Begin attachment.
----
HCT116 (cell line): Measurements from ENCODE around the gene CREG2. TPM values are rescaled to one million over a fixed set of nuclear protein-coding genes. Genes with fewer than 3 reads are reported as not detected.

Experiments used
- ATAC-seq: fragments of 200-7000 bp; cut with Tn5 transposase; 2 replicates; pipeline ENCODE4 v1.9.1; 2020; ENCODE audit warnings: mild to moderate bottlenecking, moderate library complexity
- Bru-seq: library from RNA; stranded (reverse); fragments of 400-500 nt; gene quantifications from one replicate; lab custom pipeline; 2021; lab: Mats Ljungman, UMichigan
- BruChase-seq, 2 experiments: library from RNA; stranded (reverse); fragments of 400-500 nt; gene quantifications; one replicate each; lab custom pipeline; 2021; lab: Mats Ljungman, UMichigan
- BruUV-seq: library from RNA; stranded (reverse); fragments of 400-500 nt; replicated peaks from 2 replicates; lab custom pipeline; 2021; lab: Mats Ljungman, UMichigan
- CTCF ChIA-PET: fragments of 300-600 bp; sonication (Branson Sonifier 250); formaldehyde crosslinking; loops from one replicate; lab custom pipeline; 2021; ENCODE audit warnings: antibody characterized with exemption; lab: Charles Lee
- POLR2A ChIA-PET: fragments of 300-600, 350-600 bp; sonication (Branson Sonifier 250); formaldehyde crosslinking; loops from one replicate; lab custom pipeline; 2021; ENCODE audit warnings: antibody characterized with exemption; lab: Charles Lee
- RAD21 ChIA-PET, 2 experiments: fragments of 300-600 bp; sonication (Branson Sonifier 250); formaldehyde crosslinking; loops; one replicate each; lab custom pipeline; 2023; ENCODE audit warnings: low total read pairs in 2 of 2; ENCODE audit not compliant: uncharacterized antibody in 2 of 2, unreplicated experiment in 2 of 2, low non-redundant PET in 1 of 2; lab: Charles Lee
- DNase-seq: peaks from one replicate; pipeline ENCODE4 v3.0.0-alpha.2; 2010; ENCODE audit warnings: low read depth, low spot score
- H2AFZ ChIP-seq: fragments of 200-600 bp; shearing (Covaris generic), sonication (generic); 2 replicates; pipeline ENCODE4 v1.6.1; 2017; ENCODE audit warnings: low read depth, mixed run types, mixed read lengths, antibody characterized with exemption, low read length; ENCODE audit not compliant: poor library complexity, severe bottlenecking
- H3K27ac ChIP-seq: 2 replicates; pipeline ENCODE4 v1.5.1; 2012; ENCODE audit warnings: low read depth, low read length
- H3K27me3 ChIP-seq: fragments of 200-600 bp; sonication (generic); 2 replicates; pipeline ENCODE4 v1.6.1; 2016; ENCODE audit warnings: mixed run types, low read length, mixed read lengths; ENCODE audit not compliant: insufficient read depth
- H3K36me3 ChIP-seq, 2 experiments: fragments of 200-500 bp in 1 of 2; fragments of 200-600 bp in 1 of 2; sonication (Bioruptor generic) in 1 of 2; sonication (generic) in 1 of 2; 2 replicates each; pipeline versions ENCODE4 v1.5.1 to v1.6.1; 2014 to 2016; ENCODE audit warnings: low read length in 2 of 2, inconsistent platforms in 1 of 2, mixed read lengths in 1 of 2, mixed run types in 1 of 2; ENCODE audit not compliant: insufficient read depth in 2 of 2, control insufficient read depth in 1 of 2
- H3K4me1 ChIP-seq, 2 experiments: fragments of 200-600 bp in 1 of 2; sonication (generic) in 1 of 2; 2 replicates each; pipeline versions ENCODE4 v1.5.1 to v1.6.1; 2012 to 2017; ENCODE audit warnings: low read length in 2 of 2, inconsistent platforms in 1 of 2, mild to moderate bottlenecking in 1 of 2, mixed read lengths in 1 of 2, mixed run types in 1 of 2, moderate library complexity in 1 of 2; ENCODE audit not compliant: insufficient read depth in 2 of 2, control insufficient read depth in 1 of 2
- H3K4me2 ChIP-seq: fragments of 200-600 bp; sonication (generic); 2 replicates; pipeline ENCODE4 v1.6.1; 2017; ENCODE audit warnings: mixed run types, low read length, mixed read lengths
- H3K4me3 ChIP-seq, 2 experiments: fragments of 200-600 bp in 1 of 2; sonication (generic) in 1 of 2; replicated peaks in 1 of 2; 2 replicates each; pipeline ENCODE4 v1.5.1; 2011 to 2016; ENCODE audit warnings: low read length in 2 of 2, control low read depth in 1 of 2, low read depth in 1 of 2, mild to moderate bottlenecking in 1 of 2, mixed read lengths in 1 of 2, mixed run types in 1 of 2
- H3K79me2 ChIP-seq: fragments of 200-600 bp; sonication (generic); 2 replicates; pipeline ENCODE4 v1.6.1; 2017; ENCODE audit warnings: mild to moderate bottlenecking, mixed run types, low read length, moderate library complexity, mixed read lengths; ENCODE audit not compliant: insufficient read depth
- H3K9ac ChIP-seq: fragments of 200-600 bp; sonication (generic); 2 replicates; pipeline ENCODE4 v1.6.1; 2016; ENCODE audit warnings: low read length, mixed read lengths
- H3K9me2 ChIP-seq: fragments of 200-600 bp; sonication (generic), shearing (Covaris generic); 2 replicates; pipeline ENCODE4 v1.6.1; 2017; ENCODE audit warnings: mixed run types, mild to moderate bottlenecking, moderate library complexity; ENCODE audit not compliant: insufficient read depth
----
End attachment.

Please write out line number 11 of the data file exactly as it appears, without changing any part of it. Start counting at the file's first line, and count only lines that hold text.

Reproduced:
- H2AFZ ChIP-seq: fragments of 200-600 bp; shearing (Covaris generic), sonication (generic); 2 replicates; pipeline ENCODE4 v1.6.1; 2017; ENCODE audit warnings: low read depth, mixed run types, mixed read lengths, antibody characterized with exemption, low read length; ENCODE audit not compliant: poor library complexity, severe bottlenecking